Guest post by Kirk Carlson.
Washington Water Power Co (now Avista) built Little Falls Dam between 1907 and 1910. Every part of the dam was shipped to Reardan and then carted by wagon to Little Falls. This includes the cement, turbines, penstocks, generators, transformers, and wiring. The dam had four turbines which each weighed 750 tons. These were the largest in the world at the time. They probably had a source for sand and gravel nearby so they could mix the concrete on site, but they still had to transport the cement and keep it dry until it was mixed. WWP had a railroad siding in Reardan with a bunk house, livery stable, blacksmith shop, and cement storage warehouse. This side was on the east side of town away from the grain elevators.
One of the photos shows the derrick used to transfer the loads from a railroad car to a wagon. The derrick is supported by cables strung high to allow wagons and trains to pass underneath. The center portion of the derrick is able to pivot somehow. The lifting power is provided by a steam powered donkey (steam engine) in the little building beside the derrick.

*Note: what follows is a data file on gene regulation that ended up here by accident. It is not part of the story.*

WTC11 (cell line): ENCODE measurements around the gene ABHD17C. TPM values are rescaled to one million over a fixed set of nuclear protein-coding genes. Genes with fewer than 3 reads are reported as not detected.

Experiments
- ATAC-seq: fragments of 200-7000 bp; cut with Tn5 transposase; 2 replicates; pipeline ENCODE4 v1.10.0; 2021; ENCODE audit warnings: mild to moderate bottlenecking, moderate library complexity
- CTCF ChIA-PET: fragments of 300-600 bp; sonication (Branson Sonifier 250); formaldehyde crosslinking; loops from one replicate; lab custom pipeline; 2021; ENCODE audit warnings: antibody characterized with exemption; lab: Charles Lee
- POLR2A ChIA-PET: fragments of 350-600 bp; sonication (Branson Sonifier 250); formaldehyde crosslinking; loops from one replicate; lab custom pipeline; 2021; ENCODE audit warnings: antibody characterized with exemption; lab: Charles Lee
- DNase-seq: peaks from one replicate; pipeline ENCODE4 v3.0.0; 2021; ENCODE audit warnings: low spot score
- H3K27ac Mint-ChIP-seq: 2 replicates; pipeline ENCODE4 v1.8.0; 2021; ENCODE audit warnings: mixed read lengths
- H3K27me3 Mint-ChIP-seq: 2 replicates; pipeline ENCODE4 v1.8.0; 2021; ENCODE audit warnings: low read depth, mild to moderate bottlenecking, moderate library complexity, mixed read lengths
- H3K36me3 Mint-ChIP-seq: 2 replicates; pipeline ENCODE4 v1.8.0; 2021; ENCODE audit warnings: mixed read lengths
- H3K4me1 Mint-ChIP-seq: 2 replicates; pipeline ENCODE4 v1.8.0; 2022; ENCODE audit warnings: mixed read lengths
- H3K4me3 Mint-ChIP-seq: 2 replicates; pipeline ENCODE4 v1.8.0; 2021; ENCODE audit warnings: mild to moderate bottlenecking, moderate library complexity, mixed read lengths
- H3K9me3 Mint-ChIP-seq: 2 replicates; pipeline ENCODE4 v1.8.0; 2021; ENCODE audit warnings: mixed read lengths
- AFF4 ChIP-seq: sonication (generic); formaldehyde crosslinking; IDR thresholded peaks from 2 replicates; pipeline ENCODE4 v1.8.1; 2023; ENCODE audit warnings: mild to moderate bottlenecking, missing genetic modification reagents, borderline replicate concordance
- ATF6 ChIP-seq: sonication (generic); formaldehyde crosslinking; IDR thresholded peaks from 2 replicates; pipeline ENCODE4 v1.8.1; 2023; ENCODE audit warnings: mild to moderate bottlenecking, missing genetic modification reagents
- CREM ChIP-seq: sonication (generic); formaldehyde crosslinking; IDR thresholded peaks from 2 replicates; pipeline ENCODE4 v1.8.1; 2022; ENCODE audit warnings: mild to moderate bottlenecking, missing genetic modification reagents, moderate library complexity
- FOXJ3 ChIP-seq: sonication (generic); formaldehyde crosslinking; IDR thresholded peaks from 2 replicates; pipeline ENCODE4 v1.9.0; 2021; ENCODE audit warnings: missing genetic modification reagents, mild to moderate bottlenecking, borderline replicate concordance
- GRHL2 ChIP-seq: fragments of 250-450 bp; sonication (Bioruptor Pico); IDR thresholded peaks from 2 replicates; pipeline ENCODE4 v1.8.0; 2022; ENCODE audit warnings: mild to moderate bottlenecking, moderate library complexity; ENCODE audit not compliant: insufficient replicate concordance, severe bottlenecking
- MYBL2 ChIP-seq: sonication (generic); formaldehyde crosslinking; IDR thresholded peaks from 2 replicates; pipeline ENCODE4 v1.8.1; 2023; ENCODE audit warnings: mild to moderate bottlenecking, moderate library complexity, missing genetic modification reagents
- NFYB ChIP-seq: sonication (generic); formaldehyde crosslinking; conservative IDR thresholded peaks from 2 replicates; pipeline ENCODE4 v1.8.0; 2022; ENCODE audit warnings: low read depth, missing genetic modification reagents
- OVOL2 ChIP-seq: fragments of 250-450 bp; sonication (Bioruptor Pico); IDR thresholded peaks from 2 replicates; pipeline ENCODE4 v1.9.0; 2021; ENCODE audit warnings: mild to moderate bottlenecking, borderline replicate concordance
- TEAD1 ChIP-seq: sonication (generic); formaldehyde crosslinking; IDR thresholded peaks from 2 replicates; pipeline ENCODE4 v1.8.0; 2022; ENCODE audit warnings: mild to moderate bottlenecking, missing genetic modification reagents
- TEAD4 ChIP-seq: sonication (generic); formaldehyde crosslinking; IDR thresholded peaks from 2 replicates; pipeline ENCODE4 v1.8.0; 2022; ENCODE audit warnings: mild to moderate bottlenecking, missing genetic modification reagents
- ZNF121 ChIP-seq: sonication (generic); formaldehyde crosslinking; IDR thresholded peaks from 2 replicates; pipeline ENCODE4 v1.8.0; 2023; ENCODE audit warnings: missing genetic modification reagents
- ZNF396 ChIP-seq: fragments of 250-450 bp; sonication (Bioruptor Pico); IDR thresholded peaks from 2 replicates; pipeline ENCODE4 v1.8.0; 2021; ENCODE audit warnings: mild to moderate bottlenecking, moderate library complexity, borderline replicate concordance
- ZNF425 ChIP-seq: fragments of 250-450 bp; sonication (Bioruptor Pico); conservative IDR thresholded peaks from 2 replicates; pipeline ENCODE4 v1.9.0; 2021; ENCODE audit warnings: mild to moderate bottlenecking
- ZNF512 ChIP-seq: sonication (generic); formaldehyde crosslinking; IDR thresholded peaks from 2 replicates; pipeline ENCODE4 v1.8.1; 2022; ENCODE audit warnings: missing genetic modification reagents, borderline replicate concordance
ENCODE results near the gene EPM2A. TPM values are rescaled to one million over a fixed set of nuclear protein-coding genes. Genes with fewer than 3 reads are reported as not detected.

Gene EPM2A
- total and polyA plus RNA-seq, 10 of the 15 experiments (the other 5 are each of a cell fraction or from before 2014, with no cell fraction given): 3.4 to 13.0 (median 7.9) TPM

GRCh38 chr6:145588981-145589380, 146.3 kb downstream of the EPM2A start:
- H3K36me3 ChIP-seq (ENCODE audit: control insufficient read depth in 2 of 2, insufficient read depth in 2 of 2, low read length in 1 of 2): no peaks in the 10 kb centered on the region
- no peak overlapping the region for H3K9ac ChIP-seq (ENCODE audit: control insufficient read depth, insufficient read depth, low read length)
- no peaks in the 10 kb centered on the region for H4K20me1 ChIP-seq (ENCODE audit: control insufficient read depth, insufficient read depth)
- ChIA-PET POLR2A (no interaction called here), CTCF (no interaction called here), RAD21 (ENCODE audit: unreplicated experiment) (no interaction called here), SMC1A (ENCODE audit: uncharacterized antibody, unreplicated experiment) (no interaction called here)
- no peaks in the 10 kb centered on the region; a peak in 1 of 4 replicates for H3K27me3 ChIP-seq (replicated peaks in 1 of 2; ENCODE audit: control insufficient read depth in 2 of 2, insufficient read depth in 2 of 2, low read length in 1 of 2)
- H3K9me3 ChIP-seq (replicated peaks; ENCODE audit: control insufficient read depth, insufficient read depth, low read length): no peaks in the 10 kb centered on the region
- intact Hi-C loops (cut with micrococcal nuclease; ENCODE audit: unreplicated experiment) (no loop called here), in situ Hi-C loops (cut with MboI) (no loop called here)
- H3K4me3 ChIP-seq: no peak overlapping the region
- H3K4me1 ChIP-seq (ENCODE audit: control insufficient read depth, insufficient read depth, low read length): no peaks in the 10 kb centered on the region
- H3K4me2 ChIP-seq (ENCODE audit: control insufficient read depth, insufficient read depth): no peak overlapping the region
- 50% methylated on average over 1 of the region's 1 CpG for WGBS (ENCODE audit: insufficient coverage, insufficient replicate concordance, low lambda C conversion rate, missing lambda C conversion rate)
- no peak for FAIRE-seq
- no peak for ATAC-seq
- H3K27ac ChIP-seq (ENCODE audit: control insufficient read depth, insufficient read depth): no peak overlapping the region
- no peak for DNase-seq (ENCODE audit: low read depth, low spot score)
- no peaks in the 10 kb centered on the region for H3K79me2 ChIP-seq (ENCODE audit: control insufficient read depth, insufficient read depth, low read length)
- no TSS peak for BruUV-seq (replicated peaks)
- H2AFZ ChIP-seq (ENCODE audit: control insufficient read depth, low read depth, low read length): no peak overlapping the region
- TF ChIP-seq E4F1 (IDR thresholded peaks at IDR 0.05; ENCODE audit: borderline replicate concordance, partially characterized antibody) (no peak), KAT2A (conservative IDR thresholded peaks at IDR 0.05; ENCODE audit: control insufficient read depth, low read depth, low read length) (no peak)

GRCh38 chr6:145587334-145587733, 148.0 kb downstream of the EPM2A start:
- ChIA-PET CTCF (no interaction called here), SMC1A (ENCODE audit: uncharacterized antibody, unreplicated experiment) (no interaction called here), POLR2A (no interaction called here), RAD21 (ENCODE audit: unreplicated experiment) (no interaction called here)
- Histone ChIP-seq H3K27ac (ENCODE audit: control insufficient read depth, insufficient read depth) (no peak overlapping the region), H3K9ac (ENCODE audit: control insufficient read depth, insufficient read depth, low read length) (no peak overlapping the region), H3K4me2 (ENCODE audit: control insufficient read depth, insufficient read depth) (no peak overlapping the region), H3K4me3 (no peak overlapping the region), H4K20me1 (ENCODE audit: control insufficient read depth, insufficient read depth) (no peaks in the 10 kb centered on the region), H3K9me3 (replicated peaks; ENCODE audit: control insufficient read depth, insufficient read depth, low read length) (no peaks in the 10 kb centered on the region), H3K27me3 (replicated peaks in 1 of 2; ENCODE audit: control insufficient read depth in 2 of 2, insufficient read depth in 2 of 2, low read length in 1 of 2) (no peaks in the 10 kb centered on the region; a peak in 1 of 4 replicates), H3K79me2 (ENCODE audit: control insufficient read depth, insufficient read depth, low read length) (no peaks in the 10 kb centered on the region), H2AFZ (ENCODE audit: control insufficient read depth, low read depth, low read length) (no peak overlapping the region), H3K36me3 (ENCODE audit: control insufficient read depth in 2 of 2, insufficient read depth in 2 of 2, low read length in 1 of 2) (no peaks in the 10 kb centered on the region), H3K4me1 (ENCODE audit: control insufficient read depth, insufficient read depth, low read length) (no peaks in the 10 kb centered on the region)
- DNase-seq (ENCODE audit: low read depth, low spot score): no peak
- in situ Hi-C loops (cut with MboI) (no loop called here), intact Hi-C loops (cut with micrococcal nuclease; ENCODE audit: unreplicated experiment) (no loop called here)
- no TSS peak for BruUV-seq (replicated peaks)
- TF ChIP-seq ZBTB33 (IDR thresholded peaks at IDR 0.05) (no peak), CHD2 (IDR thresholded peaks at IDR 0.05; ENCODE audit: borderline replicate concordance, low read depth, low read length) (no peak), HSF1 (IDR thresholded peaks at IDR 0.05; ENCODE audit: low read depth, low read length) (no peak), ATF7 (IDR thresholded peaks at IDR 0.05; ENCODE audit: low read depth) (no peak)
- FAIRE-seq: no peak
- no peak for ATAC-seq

Some of the wagons were huge and heavy duty. No wooden farm wagons here. The heavy duty wagon in the photo is pulled by a steam engine.
The 1911 atlas shows a road going through Spring Creek canyon. It is doubtful that this is the route taken by the wagons as road building equipment was still fairly primitive. It is more likely that they hauled their loads down the Crescent grade to the Long Lake bench and then down the remaining grade in the Spokane River canyon to Little Falls.
Map: 1909 Sanborn Insurance Map from the Library of Congress. Unloading photo was from a miscellaneous collection held by the Reardan Memorial Library. The photos of a dam part in transit are from the Clayton photo collection held by the Reardan Memorial Library.